Public housing in Hong Kong is a set of mass housing programmes through which the Government of Hong Kong provides affordable housing for lower-income residents. Learn more on Wikipedia.
Not only are the low income people offered subsidized housing, but they are given choices in doing so. While waiting for public housing to be available, they are given up to three offers to choose from. If a family is not happy with the first available choice offered (usually due to bad location or due to being an old housing that was occupied before), they may choose to wait for the second and third public housing offers to become available, so that they can pick the one choice that suits them best (hopefully a shiny new apartment in a brand new housing estate with fine facilities, close proximity to subway, shopping malls, parks, playgrounds, and their workplace). All that at taxpayer's expense. Isn't that nice!
The problem presented before the Hong Kong Legislative Council (LEGCO):
The problem in this kind of multiple choice public housing scheme naturally becomes the fact that many older and less desirable flats in public housing remain empty, despite the fact that there is an ever growing list of low income families on the waiting list, all waiting for more housing to be built by the government so that they can have their two or three choices to choose from, especially if the first offer was shabby and old like this one. So LEGCO has recently assembled a Panel on Housing meeting for submissions of ideas by public and business sector for consideration in dealing with this growing problem of long waiting lines and increasing numbers of empty public housing.
Had I been present in the Panel on Housing meeting, my speech (limited to just 2 minutes) would have been something along the following lines.
Ladies and Gentlemen,
We are here to discuss the problem of accepting waiting offers in subsidized public housing. This problem is caused by and exists solely because of government meddling into housing by keeping tight land supply through collusion with property developers. A couple of very popular books amongst local readers have shed a light on this chronic problem in Hong Kong.
The effect of this practice of crony capitalism in housing has been the sky high property prices and armies of low wage earners who are unable to afford decent affordable housing. Therefore, what is being considered here today is the treatment of the unwanted effects, instead of addressing the underlying disease. When you subsidize something, you are destined to get more of it. Worse still, when you subsidize something and provide choices, you are also destined to create vast amounts of unwanted waste.
While the solution to this waste in public housing can be remedied by a reduction in public housing choices or by building more housing in order to allow for more choices (to an even greater pleasure of developers laughing all the way to the bank and of politicians securing their cushy seats), the problem of the continual growth in number of families sitting on the subsidized public housing waiting list is bound to remain. Therefore, the real subject for discussion in these fine cushy chambers should be the elimination of the underlying disease by phasing out the collectivized public housing and allowing the free market to operate.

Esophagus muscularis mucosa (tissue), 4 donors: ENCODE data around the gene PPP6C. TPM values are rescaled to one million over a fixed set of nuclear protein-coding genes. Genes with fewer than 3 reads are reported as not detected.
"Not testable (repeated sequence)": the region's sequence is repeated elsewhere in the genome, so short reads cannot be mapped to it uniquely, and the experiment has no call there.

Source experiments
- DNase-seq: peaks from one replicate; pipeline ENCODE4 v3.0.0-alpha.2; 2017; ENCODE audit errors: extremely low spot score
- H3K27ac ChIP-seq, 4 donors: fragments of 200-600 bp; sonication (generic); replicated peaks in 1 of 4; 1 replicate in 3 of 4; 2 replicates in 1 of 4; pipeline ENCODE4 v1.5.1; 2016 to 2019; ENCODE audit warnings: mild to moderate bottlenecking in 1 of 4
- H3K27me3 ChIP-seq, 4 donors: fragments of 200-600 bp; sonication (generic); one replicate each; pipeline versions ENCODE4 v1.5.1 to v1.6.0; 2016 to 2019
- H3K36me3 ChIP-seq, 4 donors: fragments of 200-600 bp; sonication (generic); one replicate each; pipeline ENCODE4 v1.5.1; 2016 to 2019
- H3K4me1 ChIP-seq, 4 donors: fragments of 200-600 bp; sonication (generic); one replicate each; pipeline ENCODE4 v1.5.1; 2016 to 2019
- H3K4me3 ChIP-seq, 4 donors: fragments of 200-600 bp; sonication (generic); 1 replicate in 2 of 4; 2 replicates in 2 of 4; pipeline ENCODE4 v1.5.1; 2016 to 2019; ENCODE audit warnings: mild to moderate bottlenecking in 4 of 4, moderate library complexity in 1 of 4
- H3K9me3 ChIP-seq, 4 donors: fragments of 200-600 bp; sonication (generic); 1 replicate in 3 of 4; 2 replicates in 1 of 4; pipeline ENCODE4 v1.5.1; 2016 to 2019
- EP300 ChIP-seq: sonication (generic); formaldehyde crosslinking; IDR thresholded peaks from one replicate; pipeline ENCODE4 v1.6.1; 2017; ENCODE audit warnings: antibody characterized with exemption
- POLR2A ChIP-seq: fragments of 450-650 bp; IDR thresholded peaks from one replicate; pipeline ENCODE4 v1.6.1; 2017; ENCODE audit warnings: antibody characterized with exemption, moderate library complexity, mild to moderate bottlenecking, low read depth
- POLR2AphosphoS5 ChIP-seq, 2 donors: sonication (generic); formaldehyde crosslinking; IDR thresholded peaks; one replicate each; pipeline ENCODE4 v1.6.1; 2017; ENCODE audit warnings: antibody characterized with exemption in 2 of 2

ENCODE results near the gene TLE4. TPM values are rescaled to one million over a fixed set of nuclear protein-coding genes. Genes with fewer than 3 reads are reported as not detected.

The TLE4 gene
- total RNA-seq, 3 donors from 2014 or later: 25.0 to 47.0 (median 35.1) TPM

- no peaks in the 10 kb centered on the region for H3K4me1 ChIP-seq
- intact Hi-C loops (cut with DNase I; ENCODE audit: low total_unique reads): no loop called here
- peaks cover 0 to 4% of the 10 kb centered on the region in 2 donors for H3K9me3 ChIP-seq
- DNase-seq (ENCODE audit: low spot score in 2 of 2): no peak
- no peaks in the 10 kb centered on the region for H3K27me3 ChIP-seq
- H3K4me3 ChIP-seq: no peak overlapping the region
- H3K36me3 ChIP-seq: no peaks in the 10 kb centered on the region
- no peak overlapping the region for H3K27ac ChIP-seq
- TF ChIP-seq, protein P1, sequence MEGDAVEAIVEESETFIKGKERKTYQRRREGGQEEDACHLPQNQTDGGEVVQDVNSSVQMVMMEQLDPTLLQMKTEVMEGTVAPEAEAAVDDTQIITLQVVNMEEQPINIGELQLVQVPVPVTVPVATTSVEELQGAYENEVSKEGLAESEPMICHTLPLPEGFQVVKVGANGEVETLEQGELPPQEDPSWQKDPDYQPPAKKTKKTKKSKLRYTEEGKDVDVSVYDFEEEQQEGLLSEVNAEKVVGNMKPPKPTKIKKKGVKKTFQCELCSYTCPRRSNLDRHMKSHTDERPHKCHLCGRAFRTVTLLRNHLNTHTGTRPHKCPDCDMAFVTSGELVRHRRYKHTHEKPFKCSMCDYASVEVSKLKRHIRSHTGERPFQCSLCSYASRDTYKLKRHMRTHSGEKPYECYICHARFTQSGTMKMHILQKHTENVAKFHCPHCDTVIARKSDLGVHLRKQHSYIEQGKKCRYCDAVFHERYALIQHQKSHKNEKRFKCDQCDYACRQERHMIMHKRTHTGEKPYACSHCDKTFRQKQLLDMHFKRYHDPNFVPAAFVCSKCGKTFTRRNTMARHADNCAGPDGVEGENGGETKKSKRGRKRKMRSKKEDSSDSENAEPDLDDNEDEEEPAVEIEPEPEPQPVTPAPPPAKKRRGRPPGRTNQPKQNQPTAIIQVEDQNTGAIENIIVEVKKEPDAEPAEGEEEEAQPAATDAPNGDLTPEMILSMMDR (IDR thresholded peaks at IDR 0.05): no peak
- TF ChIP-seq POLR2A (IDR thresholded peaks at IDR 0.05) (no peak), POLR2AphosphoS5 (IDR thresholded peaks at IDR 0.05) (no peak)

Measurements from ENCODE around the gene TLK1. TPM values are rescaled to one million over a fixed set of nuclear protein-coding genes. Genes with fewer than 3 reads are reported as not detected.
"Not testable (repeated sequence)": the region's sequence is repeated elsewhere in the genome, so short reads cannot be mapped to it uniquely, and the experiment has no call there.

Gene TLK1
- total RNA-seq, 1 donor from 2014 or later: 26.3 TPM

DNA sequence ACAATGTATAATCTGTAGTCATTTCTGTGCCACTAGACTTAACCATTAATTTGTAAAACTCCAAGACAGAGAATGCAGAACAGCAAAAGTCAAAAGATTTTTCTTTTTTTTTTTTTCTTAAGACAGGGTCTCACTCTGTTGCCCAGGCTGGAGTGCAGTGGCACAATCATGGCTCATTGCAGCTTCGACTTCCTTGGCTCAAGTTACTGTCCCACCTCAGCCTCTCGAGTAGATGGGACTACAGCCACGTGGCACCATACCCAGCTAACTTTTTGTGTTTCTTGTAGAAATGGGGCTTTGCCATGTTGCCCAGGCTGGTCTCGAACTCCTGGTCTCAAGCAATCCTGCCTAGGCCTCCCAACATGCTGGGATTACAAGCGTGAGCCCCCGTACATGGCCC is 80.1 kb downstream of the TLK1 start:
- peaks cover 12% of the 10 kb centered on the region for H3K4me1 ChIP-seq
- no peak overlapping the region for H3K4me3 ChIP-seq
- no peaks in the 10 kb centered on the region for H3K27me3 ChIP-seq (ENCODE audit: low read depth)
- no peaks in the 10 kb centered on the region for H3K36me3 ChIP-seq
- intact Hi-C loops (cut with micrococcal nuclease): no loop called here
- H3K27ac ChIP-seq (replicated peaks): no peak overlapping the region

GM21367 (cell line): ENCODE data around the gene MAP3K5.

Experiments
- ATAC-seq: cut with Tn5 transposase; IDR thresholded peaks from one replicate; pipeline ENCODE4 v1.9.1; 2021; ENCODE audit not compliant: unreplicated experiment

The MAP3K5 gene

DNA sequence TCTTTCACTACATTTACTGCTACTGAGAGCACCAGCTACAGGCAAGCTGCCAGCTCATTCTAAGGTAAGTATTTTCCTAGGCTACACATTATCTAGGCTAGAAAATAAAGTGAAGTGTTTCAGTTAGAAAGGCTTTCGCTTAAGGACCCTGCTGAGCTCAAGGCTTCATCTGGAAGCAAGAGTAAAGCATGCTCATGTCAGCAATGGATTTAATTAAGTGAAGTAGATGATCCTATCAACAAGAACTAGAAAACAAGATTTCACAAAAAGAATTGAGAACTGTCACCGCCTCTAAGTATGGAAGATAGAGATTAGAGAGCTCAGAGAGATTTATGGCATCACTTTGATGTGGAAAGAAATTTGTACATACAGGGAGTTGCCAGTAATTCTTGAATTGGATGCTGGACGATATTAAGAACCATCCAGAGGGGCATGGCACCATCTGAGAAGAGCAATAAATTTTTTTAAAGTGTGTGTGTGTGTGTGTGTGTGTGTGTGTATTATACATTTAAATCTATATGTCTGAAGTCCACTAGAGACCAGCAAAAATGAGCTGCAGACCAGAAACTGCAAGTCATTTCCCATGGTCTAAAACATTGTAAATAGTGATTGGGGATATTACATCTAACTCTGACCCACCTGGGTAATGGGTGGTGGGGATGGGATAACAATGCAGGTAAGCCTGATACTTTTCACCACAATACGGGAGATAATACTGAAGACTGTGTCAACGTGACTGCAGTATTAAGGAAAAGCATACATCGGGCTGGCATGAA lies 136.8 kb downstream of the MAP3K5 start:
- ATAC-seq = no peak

Existence of public housing is also wrong on the moral level as well. People are not born with rights to housing. Each individual has a right to his life, right to the fruits of one's own labor, and liberty to do with his life as he so choose. Understanding and accepting this universal and moral truth of humanity, helps one to properly determine and act in the accordance of what the proper role of government ought to be. The purpose of government in that respect is to secure the basic rights of life, liberty, and property, nothing else! The Hong Kong government has failed its people in many of these areas, and its determination to take on even more roles in people's lives, such as that of continuation of running the subsidized housing scheme, instead of focusing on securing the essential liberties, only perpetuates HK people's problems. Let's return freedom and fruits of individual labor back to their proper owners by abolishing the Hong Kong Housing Authority and taking power away from politicians to award contracts to their crony special interests.
So long as the free market mechanism - that wonderful system which enabled the creation and widespread consumption of glorious wealth amongst all segments of HK society - so long as it continues to be prevented to operate in housing, and therefore as the people of Hong Kong continue to remain un-free, the lines for subsidized housing will continue to grow longer and longer, politicians will continue to gain more and more political powers to act on people's behalf, bringing more and more people closer to the point when standing in line for free stuff is better than working for it.